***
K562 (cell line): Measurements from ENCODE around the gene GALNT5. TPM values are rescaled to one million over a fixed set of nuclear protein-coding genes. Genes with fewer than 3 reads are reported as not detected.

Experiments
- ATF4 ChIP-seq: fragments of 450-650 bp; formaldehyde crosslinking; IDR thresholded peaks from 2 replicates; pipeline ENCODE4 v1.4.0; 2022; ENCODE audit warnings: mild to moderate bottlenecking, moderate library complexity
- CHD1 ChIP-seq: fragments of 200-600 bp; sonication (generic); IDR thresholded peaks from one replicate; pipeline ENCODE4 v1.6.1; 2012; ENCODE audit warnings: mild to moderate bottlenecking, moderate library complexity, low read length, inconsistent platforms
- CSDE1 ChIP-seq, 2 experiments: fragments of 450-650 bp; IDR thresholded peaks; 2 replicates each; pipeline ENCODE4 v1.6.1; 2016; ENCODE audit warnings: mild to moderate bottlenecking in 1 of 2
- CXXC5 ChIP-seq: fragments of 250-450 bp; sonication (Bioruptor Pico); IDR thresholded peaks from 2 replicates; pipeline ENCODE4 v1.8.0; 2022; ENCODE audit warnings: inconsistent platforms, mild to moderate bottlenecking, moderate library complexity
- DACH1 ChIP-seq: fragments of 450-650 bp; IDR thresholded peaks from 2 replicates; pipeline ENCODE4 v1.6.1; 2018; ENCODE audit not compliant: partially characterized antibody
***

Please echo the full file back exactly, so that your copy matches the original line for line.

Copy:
K562 (cell line): Measurements from ENCODE around the gene GALNT5. TPM values are rescaled to one million over a fixed set of nuclear protein-coding genes. Genes with fewer than 3 reads are reported as not detected.

Experiments
- ATF4 ChIP-seq: fragments of 450-650 bp; formaldehyde crosslinking; IDR thresholded peaks from 2 replicates; pipeline ENCODE4 v1.4.0; 2022; ENCODE audit warnings: mild to moderate bottlenecking, moderate library complexity
- CHD1 ChIP-seq: fragments of 200-600 bp; sonication (generic); IDR thresholded peaks from one replicate; pipeline ENCODE4 v1.6.1; 2012; ENCODE audit warnings: mild to moderate bottlenecking, moderate library complexity, low read length, inconsistent platforms
- CSDE1 ChIP-seq, 2 experiments: fragments of 450-650 bp; IDR thresholded peaks; 2 replicates each; pipeline ENCODE4 v1.6.1; 2016; ENCODE audit warnings: mild to moderate bottlenecking in 1 of 2
- CXXC5 ChIP-seq: fragments of 250-450 bp; sonication (Bioruptor Pico); IDR thresholded peaks from 2 replicates; pipeline ENCODE4 v1.8.0; 2022; ENCODE audit warnings: inconsistent platforms, mild to moderate bottlenecking, moderate library complexity
- DACH1 ChIP-seq: fragments of 450-650 bp; IDR thresholded peaks from 2 replicates; pipeline ENCODE4 v1.6.1; 2018; ENCODE audit not compliant: partially characterized antibody